• are petitioned for by an employer who has gone through the labor certification process to demonstrate that there are not qualified or available U.S. workers for the position.

If there are visas left over after the Ph.D. visas are given out, graduates with STEM master’s degrees will be able to seek their residence on similar terms.

The House voted on the STEM Jobs Act earlier this year.  However, it failed for two reasons: (1) the House leadership used a procedure that required a 2/3 vote; and (2) only 20% of the Democratic caucus supported the Act.  The reason for the lack of Democratic support was because the bill does not increase the total number of visas available.  The bill eliminates the 55,000 diversity visas (visa lottery), so that the total number of visas issued in any given year is unchanged.  As the diversity visa remains one of the few ways that an individual with no family or employment ties to the U.S. can immigrate, many Democrats opposed its elimination.

The new STEM bill also eliminates the diversity visa.  Yet, the Republicans have sweetened the deal by providing for a temporary visa for the spouses and children of permanent residents.  This visa would allow the approximately 320,000 spouses and children of permanent residents waiting for immigrant visas to enter the U.S. and await their residence in the United States.  It would have the effect of uniting couples separated due to the backlog of visas in the category of spouses and children of permanent residents.  Currently, there is a two year backlog to receive residence as the spouse of a permanent residence.  Individuals receiving green cards today would have had to marry and file prior to July 2010.  The new law would allow people in that queue to enter the U.S. one year after filing an immigrant petition and then could wait out the queue in the U.S. with their families.  Something similar  has been done before in 2000, when V visas were given to those waiting in the backlog.  According to press reports, individuals entering to wait out the family based queue would be ineligible for employment authorization.

In summary, the STEM bill seems to be a non-serious effort to reform our immigration laws.  It is acknowledged that the process of obtaining residence for highly educated and skilled immigrants in the STEM fields is highly cumbersome and onerous.  Yet, STEM fails to fix that.  The cumbersome and onerous part is the labor certification, which requires employers to jump through a variety of hoops to petition for residence for foreign nationals.  Yet, STEM leaves that process intact.  Moreover, by tying a STEM graduate to an employer for five years, the STEM Jobs Act places more restrictions on a STEM graduate than on an individual who received her PH.D. in literature, who does not need to remain with her employer for five years.  If the goal of this bill is to unleash the creative and entrepreneurial talent of the STEM graduates, why are they tied to a specific employer for five years?  If, as the House Judiciary Committee states, STEM graduates are behind many of the innovations and new businesses, why does the STEM Jobs Act shackle them?

The STEM Jobs Act uses a lot of words to create exactly what already exists.  It is called the second employment based preference where an employer may sponsor an individual with an advanced degree through the labor certification process.  However, the current law provides visas for all types of graduates and employees who help the economy.  Those visas, except for India and China, are already current.  The India and China backlog is disgraceful and should be remedied, but it can be done in a far more pithy way than the STEM Jobs Act does.  Add 55,000 visas to the second preference.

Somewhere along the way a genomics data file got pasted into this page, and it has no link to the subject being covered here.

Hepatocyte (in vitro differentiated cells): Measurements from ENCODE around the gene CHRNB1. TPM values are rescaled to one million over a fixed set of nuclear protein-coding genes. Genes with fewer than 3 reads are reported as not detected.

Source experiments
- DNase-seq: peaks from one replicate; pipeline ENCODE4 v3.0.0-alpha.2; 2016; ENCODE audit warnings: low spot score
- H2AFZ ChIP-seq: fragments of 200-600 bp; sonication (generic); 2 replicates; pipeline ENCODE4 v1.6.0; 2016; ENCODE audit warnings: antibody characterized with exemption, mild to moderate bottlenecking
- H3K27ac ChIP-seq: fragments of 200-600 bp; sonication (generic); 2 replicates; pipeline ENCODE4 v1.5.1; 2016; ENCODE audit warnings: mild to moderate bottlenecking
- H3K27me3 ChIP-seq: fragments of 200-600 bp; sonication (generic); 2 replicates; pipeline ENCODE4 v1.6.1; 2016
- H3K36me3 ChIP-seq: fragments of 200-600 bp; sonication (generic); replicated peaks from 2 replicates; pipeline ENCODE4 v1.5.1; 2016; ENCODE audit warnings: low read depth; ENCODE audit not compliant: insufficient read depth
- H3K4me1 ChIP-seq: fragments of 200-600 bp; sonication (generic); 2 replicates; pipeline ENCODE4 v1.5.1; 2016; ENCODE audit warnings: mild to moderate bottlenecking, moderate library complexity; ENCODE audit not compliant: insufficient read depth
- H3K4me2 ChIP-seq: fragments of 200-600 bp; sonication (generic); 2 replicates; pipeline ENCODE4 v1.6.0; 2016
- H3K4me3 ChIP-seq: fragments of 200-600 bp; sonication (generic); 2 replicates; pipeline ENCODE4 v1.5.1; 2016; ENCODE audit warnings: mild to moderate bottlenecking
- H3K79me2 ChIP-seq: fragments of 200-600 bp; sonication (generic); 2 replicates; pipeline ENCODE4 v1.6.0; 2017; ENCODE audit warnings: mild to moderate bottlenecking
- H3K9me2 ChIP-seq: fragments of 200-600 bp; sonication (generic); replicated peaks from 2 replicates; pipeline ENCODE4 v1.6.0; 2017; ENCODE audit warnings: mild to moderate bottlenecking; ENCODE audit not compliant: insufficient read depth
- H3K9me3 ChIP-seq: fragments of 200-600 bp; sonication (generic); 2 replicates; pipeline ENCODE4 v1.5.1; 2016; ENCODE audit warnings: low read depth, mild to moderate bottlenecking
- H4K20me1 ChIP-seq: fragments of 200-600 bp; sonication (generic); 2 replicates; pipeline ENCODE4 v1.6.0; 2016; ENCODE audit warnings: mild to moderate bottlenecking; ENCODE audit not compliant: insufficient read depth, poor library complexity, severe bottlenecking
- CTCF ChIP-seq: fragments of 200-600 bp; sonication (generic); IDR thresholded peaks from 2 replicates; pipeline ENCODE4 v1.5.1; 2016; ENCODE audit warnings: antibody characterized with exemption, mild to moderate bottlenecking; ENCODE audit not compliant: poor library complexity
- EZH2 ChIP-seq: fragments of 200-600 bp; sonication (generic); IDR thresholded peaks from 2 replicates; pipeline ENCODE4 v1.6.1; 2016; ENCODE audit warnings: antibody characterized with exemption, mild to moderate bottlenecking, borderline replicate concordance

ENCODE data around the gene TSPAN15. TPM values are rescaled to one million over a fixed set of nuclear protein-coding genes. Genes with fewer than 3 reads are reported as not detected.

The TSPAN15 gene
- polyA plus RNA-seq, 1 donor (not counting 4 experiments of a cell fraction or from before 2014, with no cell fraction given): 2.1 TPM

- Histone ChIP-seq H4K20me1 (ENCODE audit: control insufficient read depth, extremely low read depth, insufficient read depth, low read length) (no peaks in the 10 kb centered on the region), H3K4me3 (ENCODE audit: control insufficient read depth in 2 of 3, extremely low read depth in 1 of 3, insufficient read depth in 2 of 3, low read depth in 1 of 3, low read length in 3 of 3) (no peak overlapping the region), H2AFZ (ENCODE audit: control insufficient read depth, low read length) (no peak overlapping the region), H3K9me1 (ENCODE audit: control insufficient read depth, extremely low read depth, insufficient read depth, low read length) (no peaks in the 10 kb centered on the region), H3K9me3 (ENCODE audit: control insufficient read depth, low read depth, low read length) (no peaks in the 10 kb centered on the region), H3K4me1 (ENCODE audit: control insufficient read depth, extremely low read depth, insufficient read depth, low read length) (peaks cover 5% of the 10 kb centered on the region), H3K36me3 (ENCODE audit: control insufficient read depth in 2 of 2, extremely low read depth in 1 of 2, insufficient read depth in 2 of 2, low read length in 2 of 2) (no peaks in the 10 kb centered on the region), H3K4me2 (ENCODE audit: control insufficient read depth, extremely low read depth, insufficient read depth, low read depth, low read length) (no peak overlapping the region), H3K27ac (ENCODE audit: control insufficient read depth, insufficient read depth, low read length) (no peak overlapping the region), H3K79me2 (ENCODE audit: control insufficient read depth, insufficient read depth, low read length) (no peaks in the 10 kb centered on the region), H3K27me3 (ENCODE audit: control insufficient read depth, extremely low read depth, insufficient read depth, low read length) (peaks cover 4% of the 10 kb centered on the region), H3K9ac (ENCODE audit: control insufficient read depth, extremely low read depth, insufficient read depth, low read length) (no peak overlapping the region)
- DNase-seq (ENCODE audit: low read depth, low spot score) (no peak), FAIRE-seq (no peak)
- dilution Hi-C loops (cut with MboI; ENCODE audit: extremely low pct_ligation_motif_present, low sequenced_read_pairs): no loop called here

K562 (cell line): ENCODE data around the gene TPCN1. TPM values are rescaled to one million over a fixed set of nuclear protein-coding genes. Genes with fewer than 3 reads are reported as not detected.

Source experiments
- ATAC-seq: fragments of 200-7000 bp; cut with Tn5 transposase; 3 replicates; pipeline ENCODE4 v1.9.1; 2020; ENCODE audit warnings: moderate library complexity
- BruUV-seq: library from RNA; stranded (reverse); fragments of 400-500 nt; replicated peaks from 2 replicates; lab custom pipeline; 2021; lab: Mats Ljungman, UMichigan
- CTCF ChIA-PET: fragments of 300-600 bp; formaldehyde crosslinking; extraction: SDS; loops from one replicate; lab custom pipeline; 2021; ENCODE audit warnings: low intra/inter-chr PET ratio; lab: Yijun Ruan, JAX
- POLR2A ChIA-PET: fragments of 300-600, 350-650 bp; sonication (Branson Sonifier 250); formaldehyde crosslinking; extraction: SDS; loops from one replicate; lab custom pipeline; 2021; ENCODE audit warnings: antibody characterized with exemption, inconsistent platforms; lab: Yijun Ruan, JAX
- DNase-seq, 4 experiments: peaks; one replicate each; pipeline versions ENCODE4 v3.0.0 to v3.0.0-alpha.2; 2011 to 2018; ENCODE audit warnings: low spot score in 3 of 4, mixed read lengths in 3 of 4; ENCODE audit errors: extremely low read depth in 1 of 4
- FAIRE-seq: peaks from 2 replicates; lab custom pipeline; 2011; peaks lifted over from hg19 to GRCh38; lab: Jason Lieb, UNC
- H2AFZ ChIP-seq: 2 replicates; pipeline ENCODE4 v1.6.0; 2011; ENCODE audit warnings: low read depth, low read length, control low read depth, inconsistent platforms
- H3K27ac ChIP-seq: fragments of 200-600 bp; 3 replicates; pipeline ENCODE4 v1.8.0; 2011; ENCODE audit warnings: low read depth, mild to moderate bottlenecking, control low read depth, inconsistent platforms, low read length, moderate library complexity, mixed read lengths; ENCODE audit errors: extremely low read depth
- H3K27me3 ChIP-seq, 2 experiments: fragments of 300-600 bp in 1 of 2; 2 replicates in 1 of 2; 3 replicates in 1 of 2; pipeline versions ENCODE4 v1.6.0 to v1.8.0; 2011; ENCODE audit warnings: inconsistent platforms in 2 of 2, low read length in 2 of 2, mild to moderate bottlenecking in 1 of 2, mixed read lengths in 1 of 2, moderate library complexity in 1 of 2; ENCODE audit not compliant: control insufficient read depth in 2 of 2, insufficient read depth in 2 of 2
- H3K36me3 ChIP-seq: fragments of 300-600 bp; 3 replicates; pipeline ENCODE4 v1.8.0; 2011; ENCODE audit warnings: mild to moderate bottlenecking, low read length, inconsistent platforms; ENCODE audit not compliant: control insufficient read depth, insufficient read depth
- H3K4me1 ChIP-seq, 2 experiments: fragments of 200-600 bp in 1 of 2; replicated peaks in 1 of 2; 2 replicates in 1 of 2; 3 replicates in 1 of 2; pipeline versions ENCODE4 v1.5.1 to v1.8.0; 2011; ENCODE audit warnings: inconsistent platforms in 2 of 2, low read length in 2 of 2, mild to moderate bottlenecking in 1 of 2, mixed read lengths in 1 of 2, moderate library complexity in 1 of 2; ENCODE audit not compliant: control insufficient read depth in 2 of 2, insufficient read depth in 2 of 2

This also raises the question of whether those visas should be taken from the diversity visa.  I am no fan of the diversity visa.  It seems silly for a country to give out residence based upon a lottery.  Immigration should be about filling the needs of American families and business.  A lottery strikes me as a very unsophisticated way to give out a very valuable benefit.  That being said, I do not think that the diversity visa should be traded for the STEM Jobs Act.  If the STEM Jobs Act eliminated the need for a labor certification and allowed STEM graduates freedom to work for themselves or traditional employers, the STEM Jobs Act could certainly make better immigration policy.  However, the STEM Jobs Act continues on the same bureaucratic path that has caused the problem we have now and does very little to unleash the forces of STEM graduates.  As immigration law becomes a topic of legislative inquiry, those interested in serious reform should make it clear that the same old ways of doing things must come to an end.

Even the sweetener of uniting families is fairly sour.  Applicants would have to have their I-130 petitions pending for a year before they could seek their visas.  This is roughly half of the current backlog.  Once here, they spouses of permanent residents could not work.  This restriction on employment authorization serves no rational purpose other than to stoke marital discord and financial hardship.
The STEM Jobs Act is not an opening bid in the new immigration reality.  It is a last gasp of the dinosaurs who have strangled and stymied meaningful reform of our immigration laws.  We won the election.  Our ideas should be the starting point.

Giving thanks

21 Nov

As we celebrate Thanksgiving, we at Benach Ragland want to extend special thanks to the many people that have supported us this year as we got our law firm up and running.  Getting a business going is no small task and we could not have done it without the help of so many people who believed in our dream and whose love, hard work and support made our law firm a reality.